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Evaluation of indicator microorganisms in blueberry and raspberry production systems Aliphtiras, George J.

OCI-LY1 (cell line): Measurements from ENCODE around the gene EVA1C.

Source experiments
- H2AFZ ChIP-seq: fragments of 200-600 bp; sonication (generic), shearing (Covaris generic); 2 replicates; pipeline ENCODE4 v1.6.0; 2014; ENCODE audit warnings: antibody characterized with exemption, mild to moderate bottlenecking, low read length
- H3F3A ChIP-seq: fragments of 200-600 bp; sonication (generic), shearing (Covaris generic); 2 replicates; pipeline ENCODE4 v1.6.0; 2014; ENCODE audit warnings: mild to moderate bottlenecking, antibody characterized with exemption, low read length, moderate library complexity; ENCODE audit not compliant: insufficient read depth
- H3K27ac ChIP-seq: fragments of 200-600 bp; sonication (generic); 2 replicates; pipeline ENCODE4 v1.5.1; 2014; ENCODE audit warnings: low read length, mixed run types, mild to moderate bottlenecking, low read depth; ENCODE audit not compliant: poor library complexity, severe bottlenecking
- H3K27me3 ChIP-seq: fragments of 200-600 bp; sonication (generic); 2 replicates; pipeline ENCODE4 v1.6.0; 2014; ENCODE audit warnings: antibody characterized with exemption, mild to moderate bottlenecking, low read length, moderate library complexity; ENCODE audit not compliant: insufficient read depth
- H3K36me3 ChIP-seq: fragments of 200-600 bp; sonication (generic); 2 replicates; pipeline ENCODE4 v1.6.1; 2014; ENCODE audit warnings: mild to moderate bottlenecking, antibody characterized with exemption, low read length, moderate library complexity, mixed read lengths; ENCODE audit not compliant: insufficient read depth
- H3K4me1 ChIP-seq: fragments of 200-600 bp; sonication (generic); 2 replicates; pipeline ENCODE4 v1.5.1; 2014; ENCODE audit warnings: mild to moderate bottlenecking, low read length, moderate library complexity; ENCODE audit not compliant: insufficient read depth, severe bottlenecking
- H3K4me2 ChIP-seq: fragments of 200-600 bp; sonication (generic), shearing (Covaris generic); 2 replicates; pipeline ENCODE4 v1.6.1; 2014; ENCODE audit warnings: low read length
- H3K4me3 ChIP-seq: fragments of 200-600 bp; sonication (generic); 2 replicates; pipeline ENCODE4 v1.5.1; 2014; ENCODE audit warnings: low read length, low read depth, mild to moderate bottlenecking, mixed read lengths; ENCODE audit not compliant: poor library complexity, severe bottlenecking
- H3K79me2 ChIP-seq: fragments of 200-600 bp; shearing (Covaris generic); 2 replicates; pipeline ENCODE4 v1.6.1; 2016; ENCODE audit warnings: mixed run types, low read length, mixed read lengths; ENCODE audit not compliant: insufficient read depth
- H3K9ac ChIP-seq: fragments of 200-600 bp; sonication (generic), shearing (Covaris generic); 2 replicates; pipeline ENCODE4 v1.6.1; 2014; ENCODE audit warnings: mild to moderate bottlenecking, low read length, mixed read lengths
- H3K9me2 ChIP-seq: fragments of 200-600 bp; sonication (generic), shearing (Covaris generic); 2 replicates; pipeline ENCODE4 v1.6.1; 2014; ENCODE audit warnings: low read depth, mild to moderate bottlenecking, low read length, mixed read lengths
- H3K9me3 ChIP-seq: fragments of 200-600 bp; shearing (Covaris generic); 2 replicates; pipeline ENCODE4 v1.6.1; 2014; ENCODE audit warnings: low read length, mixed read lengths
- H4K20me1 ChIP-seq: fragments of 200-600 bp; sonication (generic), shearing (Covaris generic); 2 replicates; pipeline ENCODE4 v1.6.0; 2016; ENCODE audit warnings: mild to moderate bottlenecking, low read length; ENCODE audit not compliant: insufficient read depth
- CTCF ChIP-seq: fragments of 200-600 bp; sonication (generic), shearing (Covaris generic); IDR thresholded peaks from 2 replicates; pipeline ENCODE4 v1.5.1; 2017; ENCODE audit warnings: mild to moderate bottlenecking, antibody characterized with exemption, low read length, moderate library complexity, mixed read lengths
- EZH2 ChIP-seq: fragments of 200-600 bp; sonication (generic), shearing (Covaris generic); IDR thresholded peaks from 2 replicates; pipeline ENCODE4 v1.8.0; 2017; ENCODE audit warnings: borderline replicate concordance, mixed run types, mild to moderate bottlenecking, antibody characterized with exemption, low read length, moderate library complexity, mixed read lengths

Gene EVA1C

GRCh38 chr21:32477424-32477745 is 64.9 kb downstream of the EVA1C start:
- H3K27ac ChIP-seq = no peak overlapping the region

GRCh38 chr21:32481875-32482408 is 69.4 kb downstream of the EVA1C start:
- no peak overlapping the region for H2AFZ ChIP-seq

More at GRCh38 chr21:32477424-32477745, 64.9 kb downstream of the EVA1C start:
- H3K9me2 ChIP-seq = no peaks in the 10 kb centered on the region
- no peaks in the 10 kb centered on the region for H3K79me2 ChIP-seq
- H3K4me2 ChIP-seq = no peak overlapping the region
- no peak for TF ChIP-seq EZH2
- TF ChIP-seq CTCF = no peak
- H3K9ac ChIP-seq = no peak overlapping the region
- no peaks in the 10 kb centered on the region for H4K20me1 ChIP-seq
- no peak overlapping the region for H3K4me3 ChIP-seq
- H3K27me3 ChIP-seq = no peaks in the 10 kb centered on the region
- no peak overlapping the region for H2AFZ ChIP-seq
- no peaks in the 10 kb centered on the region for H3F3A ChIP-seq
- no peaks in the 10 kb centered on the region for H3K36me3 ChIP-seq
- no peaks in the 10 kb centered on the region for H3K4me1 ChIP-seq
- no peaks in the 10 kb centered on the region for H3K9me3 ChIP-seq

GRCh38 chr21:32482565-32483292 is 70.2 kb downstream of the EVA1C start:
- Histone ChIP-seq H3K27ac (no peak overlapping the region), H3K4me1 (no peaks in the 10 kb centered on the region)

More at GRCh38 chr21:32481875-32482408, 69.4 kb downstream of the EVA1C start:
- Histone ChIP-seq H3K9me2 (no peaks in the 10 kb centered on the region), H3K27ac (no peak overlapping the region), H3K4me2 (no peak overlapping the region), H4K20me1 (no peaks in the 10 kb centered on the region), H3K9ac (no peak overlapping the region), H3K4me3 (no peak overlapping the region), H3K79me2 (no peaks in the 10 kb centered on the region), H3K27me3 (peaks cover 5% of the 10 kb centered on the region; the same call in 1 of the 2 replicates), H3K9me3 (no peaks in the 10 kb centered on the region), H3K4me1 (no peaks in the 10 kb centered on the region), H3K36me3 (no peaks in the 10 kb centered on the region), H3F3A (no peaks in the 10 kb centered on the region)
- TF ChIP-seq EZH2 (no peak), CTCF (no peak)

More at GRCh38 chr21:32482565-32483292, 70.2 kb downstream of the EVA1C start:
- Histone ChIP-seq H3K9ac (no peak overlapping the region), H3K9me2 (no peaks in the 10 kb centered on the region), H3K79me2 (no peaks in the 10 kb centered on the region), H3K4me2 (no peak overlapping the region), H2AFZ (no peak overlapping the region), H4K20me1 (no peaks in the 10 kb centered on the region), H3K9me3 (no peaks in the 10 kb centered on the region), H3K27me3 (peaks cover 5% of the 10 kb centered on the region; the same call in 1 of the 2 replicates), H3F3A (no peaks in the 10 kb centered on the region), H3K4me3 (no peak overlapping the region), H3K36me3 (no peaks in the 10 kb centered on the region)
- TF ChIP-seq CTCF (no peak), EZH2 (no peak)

Recent outbreaks of foodborne disease have been attributed to the consumption of fresh produce. Enteric pathogens derived from animal and human faecal material have been identified as the dominant etiological agents in these outbreaks. The objective of this study was to identify significant sources of such microbial contamination in blueberry and raspberry production systems. Study participants (berry farms) were selected according to agronomic practices, including fertilization, harvesting, source of irrigation water and method of distributing irrigation water. The study was conducted over two berry-growing seasons. Enumeration of coliforms and Escherichia coli on fruit, fruit contact surfaces and environmental samples from growers and processors were conducted using traditional, violet red bile agar-based (TSA-VRBA[sub MUG] overlay, Petrifilm™ E coli count plates) and newly developed chromogenic assays (Chromocult® coliform agar and XM-G agar). The TSA-VRBA[sub MUG] overlay method, however, was found to be unsuitable and was discontinued after the first sampling year. Results suggested that contamination of berry fruit surfaces occurred at the grower level. Harvesting and processing practices did not contribute significant coliform bacteria (P > 0.05) to the fruit surface at the grower and processor levels. Based upon Kruskal-Wallis and multiple comparison analyses on E coli counts, ditch water-overhead sprinkler irrigation was deemed to be a significant source of microbial contamination in blueberry production. The inability to detect a difference in the sanitary or faecal indices of berry samples using coliform populations re-affirmed the unsuitability of coliform counts as indicators of sanitation for fresh produce. E coli isolates from berry samples were non-verocytotoxicogenic based upon PCR analyses. However, the frequency of E coli occurrence in berry samples indicates a potential risk from other enteric pathogens. Comparison of selective agars revealed that efficiencies of coliform and E coli recovery for CCA and PEC were significantly different (P < 0.05). However, E coli counts within the accuracy and estimated range on CCA and PEC correlated to each other (P < 0.05), likely due to the shared β-D-glucuronidase- based differentiation reaction. CCA is a suitable alternative to TSA-VRBA[sub MUG] overlay and PEC for coliform and E coli enumeration due to greater indicator recovery and differentiation capability.

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